You are here

Human Security Index

The Human Security Index has now been developed for the United States down the county level in 3143 counties (or county equivalents).  The Human Security Index is now developed for 232 countries. 

What does it mean for the U.S. to be #220 out of 232 n economic fiscal governance?  Is #1 the best or the worst in this case?  On the surface, it would appear that the US is one of the worst countries in the world in terms of economic vulnerability.  Is that correct?  If so, why would the U.S. be more in the league of Zimbabwe, Haiti, and Somalia, than in the group of the best (e.g., Norway, Singapore)?

The rankings range from #1 (best) to #232 (worst).  #232 is Zimbabwe.  #1 is a tie among several countries.  Influences on the indicator include trade balance, current account balance, currency stability (exchange rate gains or slippage), and financial strengths/vulnerabilities of individuals resulting from health care finance/access in a country.  At this point, that is a prototype indicator - needing additional work to improve its on-target representation.  But a country with high GDP per capita, with low economic-fiscal governance, may not be in a sustainable mode.  The USA's foreign trade was relatively in balance up to about 1970 (note the timing with peak oil in the USA).  In the 1950s, it has been claimed, the US had to watch its balance of trade, to ensure that it did not get "too greatly positive, for too long".  That is no longer the case.  And, several countries which maintain large positive trade balances (e.g. Gulf states, several east Asian states), are not acting as classic mercantilist states - but are investing more internally, consistent with strategic plans for national competitiveness.

One thing missing from the draft indicator on Economic and Fiscal Governance, is on development and effectiveness of national competitiveness strategies.   I would love to see such an indicator developed.  (An expert group could do so..)  Some countries develop these, in partial partnership with peers in various blocs (e.g. the EU and ASEAN).  Where is the USA's competitiveness policy?  How is such a policy developed?  How much crowdsourcing might there be in such a policy?  How much national buy-in may there be?  If the USA has such a policy, is it effective?  Is it systematic (in a way that we could admire)?  I won't offer my draft thinking on that issue.  But I'm curious about what others may think.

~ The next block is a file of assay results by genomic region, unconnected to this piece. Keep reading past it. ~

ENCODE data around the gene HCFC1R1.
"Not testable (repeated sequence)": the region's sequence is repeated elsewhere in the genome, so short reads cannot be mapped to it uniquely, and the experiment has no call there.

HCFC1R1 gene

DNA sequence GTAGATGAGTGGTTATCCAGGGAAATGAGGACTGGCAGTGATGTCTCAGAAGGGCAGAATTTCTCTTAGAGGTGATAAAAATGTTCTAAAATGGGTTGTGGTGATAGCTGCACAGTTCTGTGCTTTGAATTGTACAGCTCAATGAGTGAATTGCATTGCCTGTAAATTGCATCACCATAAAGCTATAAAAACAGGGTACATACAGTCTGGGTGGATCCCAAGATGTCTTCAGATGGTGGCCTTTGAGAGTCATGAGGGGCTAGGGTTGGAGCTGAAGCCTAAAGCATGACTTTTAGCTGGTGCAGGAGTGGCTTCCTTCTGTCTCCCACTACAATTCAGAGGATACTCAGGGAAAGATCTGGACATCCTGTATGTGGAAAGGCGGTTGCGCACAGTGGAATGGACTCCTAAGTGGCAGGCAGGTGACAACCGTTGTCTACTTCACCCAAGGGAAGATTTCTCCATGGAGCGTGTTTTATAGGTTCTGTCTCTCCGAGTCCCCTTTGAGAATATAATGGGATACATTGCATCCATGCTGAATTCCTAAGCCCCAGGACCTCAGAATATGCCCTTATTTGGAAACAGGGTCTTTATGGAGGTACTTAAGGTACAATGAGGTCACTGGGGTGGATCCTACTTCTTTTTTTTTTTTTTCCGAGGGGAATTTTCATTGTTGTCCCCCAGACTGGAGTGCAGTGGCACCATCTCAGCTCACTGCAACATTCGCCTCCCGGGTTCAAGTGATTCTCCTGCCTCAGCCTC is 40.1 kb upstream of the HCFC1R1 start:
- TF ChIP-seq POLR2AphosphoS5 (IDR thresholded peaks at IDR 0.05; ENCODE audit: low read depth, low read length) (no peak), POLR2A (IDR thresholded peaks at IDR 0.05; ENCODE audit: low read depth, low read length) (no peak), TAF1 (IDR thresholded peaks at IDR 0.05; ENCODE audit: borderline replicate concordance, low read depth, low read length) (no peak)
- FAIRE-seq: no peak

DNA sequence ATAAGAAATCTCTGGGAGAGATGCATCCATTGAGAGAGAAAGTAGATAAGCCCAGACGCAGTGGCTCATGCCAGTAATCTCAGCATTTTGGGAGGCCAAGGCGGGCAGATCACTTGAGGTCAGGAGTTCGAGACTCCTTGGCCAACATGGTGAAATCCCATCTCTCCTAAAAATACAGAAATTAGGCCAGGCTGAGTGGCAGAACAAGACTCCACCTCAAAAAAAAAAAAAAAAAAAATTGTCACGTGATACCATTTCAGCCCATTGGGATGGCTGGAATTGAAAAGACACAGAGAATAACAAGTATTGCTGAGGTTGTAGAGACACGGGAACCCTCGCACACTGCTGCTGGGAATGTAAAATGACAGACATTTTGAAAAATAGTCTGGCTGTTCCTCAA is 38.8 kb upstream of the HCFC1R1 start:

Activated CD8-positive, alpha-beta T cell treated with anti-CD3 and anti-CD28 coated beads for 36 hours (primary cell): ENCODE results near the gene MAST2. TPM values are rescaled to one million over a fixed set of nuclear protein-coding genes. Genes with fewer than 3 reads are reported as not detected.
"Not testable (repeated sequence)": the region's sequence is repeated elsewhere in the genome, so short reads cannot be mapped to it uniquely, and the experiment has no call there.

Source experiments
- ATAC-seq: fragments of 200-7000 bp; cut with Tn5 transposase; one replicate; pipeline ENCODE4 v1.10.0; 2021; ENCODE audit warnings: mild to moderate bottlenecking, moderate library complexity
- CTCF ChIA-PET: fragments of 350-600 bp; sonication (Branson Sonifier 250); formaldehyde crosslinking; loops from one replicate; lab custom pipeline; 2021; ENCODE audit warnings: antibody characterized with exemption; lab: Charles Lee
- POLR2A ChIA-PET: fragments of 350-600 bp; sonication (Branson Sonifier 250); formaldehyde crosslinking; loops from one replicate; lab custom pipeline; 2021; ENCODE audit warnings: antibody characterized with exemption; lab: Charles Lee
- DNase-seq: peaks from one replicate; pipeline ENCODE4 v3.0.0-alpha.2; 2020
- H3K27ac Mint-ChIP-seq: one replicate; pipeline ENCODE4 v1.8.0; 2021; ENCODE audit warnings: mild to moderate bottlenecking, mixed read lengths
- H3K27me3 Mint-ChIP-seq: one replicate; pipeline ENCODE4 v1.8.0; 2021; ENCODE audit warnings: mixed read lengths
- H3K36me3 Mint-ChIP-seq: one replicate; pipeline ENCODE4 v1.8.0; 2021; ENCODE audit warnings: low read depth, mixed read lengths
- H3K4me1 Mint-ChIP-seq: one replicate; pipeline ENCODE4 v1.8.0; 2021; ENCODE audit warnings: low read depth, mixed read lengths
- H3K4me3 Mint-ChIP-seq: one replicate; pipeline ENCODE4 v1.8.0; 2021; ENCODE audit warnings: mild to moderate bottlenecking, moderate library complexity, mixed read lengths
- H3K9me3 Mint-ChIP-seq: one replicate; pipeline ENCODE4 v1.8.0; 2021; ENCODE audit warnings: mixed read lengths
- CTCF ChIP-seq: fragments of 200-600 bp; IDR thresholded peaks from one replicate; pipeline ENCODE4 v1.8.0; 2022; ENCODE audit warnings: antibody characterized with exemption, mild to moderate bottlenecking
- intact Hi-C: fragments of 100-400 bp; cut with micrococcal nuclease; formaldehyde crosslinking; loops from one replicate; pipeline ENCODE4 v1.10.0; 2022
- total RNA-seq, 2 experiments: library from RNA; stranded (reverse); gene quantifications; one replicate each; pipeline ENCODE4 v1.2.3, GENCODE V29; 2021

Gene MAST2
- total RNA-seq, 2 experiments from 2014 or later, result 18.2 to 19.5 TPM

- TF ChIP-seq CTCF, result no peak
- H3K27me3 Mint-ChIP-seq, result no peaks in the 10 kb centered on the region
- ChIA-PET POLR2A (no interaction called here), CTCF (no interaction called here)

Hmmm, I tried replying earlier - but don't see the reply posted.

#1 is best.  The USA is in bad shape, according to the data.  Think Eurozone laggards without the EU to help solve problems.  In the 2008 minor melt-down of the dollar, even developing countries like Thailand were buying dollars to keep us from sinking farther, and thus being less able to buy Thai exports.  So developing countries were foregoing their own internal investment - thinking that it was more important to prop us up.

But what when that changes, and countries need us less as a market?  Will we be cut adrift?

The US$ has fallen over 75% against the DM-Euro, Swiss Franc, and Yen.  It has fallen almost 70% against the Singapore Dollar.  The Canadian and Australian dollars collapsed in the 1970s-1980s, but have now pulled up again at par with the US$.  Because of good moves on their part, or bad circumstances of ours?  Your call, but I'd place my bets on both, with more weight toward our slippage.

I think the biggest problem is lingering trade and current account deficit.  We can't live within our means.  We're not tightening our belt on energy imports.  Neither are we finding stuff to export that folks overseas want to buy. Our labor force is dropping.  Our underemployment rate is high. Real unemployment rate is ~23% ( We lack a competitiveness strategy (let alone one that is developed in public dialogue for better buy-in by the people).

Related to all of this seems to be the USA's increased go-it-alone-ness over the past few decades.  We partner with others less.  We learn from them less.  We're getting dumber by global norms.

Indians and Chinese can come here to our universities, learn what we know in addition to what they know, and be better competitors here or back home (to some degree, their choice).

These are various flavors of our problems, and why I think we're not doing well.

Now - is that indicator accurate?  When HSI v2 was being readied 2 years ago, I was surprised that the USA was as low as #147 out of 232 countries.  I was surprised that our economic governance is THAT bad.  But those are the numbers.  Some of the numbers may be imperfect.  I hope to get a better indicator crafted, with better data, for version 3 later this year.  So some of the problems may be due to the data.

But there's no question.  We are shooting ourselves in the foot.  Disinvesting.  De-capitalizing ourselves.  It has been haunting us since about the time of the "Nixon Shock".


howdy folks